Myrtenal                1166   1617     --      --       --
[alpha]-Terpineol       1174   1693     --      --       --
Carvone                 1215   1725    tr.     tr.       --
Bornyl acetate          1268   1574    tr.      0.1      --
(E)-[beta]-Caryo-
  phyllene              1412   1589     --      --       0.1
[beta]-Farnesene        1450   1662     0.2     0.2      0.1
Sesquiterpene           1465   1675     --      --       --
Germacrene D            1467   1690     0.3     0.4      --
a Bergaptene            1477   1910     --       --      --
Myristicin              1500   2246     0.5     0.3      --
[beta]-Bisabolene       1504   1737     0.1     0.1      --
[delta]-Cadinene        1512   1749     --      --       --
[gamma]-Selinene        1517   1755     --      --       --
Elimicin                1526   2215     --      --       --
Germacrene B            1549   1813     --      --       --
Viridiflorol            1575   2069     --      --       0.1
Phthalide isomer *      1585            0.2     0.3     tr.
Phthalide isomer *      1600            --      --       0.3
Phthalide isomer *      1605            --      --       0.7
T-Cadinol               1624   2156     0.2     0.1      --
Apiole                  1645   2460     0.3     0.5      0.1
Farnesol *              1652   2275     0.1     0.3      0.1
Phthalide isomer *      1674            --      --       2.9
Phthalide isomer *      1684            0.1     0.1      9.4
Phthalide isomer *      1691            --      --       0.1
n-Heptadecane           1700   1700     0.1     0.2      0.1
n-Octadecane            1800   1800     0.2     0.2      0.1
n-Nonadecane            1900   1900     0.1     0.1      --

COMPONENT GROUPS:
Monoterpenes                           90.3    91.1     85.3
Oxygenated
  monoterpenes                          3.9     2.3      --
Sesquiterpenes                          0.6     0.7      0.2
Oxygenated
  sesquiterpenes                        0.3     0.4      0.2
Aromatic compounds                      1.8     2.4      0.5
Phthalides                              0.3     0.4     13.4
n-Alkanes                               0.4     0.5      0.2

  Total, %                             97.6    97.8     99.8

Compound                             Concentration, %

                        leaves   Parsley   leaves   Parsley roots

                        Dried    Fresh     Dried        Fresh

[alpha]-Thujene           --       --        --           --
[alpha]-Pinene            0.2      1.0       2.8          0.2
Camphene                  --       0.1       tr.          0.1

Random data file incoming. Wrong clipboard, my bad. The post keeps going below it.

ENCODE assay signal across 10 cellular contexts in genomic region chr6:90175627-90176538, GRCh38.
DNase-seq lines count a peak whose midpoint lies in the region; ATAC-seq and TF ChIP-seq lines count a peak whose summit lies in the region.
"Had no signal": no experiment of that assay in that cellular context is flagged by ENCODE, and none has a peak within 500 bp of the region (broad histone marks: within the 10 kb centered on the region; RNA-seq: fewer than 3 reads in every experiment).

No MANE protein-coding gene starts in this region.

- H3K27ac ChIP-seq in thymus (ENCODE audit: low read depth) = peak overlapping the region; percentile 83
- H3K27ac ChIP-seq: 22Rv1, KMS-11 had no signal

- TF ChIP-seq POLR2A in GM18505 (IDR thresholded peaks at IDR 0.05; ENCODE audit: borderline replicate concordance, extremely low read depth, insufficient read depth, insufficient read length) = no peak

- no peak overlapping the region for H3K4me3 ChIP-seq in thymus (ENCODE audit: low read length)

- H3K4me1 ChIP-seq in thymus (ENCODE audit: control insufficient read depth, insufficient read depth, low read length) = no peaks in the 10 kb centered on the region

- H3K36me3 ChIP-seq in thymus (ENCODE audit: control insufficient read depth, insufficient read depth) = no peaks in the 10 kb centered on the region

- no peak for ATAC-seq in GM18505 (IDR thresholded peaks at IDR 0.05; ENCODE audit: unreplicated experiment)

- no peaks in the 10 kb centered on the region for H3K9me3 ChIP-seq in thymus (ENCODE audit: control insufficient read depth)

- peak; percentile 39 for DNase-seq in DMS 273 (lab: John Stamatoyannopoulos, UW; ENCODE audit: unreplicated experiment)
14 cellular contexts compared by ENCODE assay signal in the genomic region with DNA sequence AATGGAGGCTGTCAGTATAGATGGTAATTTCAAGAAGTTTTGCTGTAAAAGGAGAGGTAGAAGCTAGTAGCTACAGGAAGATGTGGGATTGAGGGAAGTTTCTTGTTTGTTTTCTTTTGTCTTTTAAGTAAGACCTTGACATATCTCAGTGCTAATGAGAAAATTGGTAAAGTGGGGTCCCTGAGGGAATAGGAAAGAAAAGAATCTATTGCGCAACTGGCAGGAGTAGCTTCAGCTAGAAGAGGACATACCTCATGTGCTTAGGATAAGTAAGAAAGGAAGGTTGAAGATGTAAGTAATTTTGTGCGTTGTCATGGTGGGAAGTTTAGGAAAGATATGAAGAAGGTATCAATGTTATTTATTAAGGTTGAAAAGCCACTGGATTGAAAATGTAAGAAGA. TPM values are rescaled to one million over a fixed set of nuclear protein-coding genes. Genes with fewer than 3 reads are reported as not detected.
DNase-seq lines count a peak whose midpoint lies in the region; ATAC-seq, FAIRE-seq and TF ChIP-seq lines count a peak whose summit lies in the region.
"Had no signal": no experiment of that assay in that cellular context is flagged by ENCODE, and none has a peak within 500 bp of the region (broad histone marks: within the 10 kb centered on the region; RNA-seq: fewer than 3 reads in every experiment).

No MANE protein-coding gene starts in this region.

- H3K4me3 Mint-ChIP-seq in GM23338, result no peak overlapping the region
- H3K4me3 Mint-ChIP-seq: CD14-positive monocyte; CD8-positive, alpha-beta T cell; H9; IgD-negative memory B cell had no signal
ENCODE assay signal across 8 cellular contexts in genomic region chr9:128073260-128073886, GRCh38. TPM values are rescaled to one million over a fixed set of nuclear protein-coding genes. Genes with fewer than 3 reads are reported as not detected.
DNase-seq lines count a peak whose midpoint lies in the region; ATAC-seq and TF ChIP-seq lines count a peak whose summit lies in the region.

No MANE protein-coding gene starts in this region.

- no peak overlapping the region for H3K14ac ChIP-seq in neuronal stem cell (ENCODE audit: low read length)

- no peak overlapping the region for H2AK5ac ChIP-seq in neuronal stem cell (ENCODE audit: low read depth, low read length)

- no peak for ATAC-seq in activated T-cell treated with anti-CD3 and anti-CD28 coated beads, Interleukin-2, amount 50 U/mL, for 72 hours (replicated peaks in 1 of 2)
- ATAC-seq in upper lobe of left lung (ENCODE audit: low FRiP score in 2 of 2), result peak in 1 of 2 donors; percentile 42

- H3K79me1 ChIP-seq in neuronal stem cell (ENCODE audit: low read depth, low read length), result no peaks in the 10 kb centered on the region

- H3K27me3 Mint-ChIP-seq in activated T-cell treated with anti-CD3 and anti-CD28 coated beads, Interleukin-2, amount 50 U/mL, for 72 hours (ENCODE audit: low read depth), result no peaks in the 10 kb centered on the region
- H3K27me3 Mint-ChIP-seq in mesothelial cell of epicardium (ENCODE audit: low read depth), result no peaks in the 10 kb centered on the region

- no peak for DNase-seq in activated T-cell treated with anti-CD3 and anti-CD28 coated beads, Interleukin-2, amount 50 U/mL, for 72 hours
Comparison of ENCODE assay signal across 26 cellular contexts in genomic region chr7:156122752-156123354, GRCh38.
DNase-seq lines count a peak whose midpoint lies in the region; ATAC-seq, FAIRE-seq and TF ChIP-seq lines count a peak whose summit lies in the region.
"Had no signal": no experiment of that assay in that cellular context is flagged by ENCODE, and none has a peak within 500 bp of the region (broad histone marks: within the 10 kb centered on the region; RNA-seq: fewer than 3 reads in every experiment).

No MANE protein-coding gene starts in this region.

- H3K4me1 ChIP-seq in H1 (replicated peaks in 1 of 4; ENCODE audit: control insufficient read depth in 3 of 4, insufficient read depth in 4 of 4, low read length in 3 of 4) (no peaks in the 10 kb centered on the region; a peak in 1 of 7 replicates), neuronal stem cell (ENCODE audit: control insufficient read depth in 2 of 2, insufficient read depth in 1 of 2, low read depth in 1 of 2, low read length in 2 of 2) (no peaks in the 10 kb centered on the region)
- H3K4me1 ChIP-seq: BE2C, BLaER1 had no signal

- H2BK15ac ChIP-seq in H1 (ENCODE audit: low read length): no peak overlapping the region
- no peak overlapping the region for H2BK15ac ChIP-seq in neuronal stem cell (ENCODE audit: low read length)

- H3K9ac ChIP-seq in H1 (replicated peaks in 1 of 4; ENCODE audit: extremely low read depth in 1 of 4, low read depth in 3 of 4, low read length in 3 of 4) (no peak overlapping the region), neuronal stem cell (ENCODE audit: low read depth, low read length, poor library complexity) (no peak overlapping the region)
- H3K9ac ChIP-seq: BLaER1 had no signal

Sabinene                  0.2      0.2       0.2          0.1
[beta]-Pinene             0.4      0.6       1.2          2.9
Myrcene                   1.3      7.0       6.5          0.9
[alpha]-Phellandrene      0.4      2.2       4.1          0.3
[alpha]-Terpinene         --       0.1       0.1          --
p-Cymene                  0.1      0.1       0.3          --
Limonene                 62.4      2.8       3.2          0.5
[beta]-Phellandrene       0.3     16.9      15.1          4.6
(Z)-[beta]-Ocimene       10.5      0.1      tr.           0.1
(E)-[beta]-Ocimene        0.2      0.2       0.2          --
[gamma]-Terpinene         1.6      0.1       0.1          0.2
[alpha]-p-Dimethyl-
  styrene                 --       --        --           --
1-Methyl-4-isopro-
  penylbenzene                     2.4       4.2          0.1
Terpinolene               --       2.9       2.6         13.2
p-1,3,8-
  Menthatriene           tr.      44.6      40.0          0.4
1-Phenyl-2-butene         0.3      0.4       0.3         tr.
Dill ether                --       --        --           --
Myrtenal                  --       0.5       0.4          --
[alpha]-Terpineol         --       0.2       0.3          0.1
Carvone                   --       0.1      tr.           --
Bornyl acetate            --       0.2       0.1          --
(E)-[beta]-Caryo-
  phyllene                0.2      0.3       0.2          --
[beta]-Farnesene         tr.       0.1       0.1          0.2
Sesquiterpene             --       0.8       0.6          1.5
Germacrene D              --       --        --           --
a Bergaptene              --       0.3       0.2          1.8
Myristicin                --      13.0      13.1         28.8
[beta]-Bisabolene         --       0.5       0.2          0.9
[delta]-Cadinene          --       0.1       0.1          --
[gamma]-Selinene          --      tr.       tr.           2.1
Elimicin                  --       --        --           1.1
Germacrene B              --      tr.        0.1          0.1
Viridiflorol              0.1      --        --           --
Phthalide isomer *        0.1      --        --           --
Phthalide isomer *        0.8      --        --           --
Phthalide isomer *        1.7      0.1      tr.           0.3
T-Cadinol                 --       0.1       0.1          0.1
Apiole                    0.7      0.2       0.5         34.5
Farnesol *                0.1      0.1       0.1          0.1
Phthalide isomer *        4.9      --        --           0.7
Phthalide isomer *        8.4      --        --           0.2
Phthalide isomer *        0.7      --        --           --
n-Heptadecane             0.3     tr.       tr.           0.1
n-Octadecane              0.3     tr.       tr.          tr.
n-Nonadecane              --       --        --           0.2

COMPONENT GROUPS:
Monoterpenes             77.5     78.8      76.1         23.5
Oxygenated
  monoterpenes            --       1.0       0.8          0.1
Sesquiterpenes            0.2      1.8       1.5          6.6
Oxygenated
  sesquiterpenes          0.2      0.2       0.2          0.2
Aromatic compounds        1.1     16.1      18.4         64.5
Phthalides               16.6      0.1      tr.           1.2
n-Alkanes                 0.6     tr.       tr.           0.3

  Total, %               96.2     98.3      97.0         96.4

--not found;
tr.--traces (< 0.05%);
* Specific isomer not identified.